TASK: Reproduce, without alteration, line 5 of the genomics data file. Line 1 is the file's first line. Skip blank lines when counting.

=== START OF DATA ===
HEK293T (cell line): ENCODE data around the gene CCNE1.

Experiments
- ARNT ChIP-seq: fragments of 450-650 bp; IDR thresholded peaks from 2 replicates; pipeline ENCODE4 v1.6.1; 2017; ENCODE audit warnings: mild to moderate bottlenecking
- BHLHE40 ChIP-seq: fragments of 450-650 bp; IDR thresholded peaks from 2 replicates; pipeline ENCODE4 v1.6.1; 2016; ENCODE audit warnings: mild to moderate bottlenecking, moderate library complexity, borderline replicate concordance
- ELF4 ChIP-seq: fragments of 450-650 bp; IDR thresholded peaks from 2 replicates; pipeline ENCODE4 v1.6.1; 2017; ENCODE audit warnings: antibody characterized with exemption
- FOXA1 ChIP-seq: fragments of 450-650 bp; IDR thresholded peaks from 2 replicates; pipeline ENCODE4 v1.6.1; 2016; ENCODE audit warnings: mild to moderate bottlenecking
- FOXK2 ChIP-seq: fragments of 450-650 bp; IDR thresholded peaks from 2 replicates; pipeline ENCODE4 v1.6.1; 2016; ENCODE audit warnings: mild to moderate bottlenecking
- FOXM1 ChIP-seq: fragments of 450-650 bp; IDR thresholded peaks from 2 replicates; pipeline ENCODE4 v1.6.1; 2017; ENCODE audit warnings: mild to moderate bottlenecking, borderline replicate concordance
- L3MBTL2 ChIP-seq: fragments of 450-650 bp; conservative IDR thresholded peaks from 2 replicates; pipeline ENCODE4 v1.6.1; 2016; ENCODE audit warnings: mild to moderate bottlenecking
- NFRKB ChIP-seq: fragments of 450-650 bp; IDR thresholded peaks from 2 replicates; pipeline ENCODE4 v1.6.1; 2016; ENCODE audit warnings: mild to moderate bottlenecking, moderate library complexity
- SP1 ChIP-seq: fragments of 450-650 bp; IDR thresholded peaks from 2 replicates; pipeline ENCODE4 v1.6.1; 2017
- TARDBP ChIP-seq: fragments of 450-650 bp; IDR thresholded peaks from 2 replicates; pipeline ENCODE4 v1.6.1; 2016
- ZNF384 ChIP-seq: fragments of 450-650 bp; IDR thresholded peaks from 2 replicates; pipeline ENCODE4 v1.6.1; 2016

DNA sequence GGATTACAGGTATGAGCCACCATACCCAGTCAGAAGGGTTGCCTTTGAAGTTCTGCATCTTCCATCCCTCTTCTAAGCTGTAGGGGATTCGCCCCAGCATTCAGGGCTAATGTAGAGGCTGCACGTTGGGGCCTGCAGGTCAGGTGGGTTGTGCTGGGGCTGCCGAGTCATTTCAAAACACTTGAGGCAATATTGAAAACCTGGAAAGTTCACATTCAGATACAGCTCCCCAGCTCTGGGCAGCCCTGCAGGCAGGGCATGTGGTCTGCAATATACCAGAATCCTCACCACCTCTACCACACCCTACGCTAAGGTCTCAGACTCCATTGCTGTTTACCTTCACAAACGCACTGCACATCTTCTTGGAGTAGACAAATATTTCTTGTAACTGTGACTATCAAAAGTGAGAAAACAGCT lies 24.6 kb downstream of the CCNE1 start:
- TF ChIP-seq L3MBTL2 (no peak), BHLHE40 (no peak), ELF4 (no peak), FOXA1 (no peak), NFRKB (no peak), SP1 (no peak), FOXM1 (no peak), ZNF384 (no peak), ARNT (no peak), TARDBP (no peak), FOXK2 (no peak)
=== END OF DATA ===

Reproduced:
- ELF4 ChIP-seq: fragments of 450-650 bp; IDR thresholded peaks from 2 replicates; pipeline ENCODE4 v1.6.1; 2017; ENCODE audit warnings: antibody characterized with exemption